With a starting cash balance of $1,000, we anticipate that our total assets for our first year will be approximately $30,500, increasing to $149,900 in our second year and $223,500 in our third year. We anticipate our liabilities to total $40,600 in our first year, increasing to approximately $77,700 in our second year and $81,100 in our third year.
We anticipate our accounting net worth at the end of our first year to be approximately negative ($10,000), increasing to a positive $62,400 in our second year and $142,300 in our third year.
The owner is aware of the highly risky nature of launching an entertainment-based restaurant establishment. If the venture fails, the owner's paid-in capital and expenses may not be recovered.
The venture's actual revenue will be tracked against projections on a month-to-month basis. If net profitability is not in-line with forecasts, management and operational adjustments will be made to address the issues.
If the venture is undercapitalized and requires more working capital, the owner will consider bringing on investment partners. The owner will also review the return-on-investment for personally providing more paid-in capital.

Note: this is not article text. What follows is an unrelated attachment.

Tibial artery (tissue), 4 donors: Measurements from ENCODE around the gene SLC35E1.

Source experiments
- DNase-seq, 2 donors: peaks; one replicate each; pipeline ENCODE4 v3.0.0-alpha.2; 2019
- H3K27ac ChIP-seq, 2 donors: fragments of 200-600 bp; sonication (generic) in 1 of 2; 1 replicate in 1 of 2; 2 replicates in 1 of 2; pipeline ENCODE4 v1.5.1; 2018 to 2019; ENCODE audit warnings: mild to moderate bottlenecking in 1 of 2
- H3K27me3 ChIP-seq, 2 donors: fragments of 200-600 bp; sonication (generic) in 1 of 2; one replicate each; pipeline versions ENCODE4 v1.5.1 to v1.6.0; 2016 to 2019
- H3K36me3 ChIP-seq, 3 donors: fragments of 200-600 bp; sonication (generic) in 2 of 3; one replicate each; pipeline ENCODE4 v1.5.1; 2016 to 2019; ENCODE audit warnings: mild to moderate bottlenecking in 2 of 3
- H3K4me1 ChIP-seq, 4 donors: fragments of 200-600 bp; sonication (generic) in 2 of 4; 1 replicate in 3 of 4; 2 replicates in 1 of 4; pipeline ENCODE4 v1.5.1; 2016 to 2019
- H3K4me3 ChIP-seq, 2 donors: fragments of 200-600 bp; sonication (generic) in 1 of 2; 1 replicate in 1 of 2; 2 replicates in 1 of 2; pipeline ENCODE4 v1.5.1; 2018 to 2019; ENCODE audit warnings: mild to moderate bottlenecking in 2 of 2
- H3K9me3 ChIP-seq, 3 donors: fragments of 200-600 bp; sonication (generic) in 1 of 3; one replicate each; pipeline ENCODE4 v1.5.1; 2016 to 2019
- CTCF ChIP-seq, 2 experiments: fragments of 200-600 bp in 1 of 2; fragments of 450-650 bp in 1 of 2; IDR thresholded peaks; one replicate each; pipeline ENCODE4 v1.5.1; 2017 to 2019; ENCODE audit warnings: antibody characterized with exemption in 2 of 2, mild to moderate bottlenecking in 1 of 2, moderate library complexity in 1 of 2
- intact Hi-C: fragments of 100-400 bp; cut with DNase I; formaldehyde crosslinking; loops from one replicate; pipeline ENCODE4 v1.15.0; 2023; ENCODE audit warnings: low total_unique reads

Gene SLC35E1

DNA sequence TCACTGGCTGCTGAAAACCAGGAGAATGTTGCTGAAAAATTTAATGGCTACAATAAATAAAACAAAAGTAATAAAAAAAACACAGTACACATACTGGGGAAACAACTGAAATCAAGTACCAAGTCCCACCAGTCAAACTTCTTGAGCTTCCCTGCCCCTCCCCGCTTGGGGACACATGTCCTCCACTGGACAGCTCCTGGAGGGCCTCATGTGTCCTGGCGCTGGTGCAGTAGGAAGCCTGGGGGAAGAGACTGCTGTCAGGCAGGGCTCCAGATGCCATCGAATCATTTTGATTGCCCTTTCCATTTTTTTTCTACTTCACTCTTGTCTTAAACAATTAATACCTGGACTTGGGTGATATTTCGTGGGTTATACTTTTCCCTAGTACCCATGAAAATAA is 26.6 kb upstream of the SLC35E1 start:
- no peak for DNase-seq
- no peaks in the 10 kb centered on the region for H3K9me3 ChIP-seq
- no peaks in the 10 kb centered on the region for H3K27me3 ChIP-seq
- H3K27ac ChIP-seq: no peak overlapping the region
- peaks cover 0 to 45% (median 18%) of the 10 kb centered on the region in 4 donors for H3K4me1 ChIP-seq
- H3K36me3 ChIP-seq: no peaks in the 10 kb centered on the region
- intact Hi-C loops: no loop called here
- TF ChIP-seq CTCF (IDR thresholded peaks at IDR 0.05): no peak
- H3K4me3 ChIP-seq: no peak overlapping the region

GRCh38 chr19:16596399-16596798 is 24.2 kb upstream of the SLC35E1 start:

In the event that net profitability cannot be attained, the owner will take the following sequential steps to exit the venture:
1. The owner will attempt to sell the venture outright to a suitable buyer.
2. If a buyer cannot be found, the owner will liquidate all viable assets, including the establishment's liquor license.
3. Capital raised through asset liquidation will be used to reduce possible debt. All debt will be negotiated prior to settlement.
4. If debts cannot be eliminated, the owner will discuss corporate bankruptcy options with legal counsel.
The table below summarizes key business ratios of E3 Playhouse and compares with the average for the Entertainment services industry. As the company establishes itself financially, most of our business ratios will come into line with the industry averages.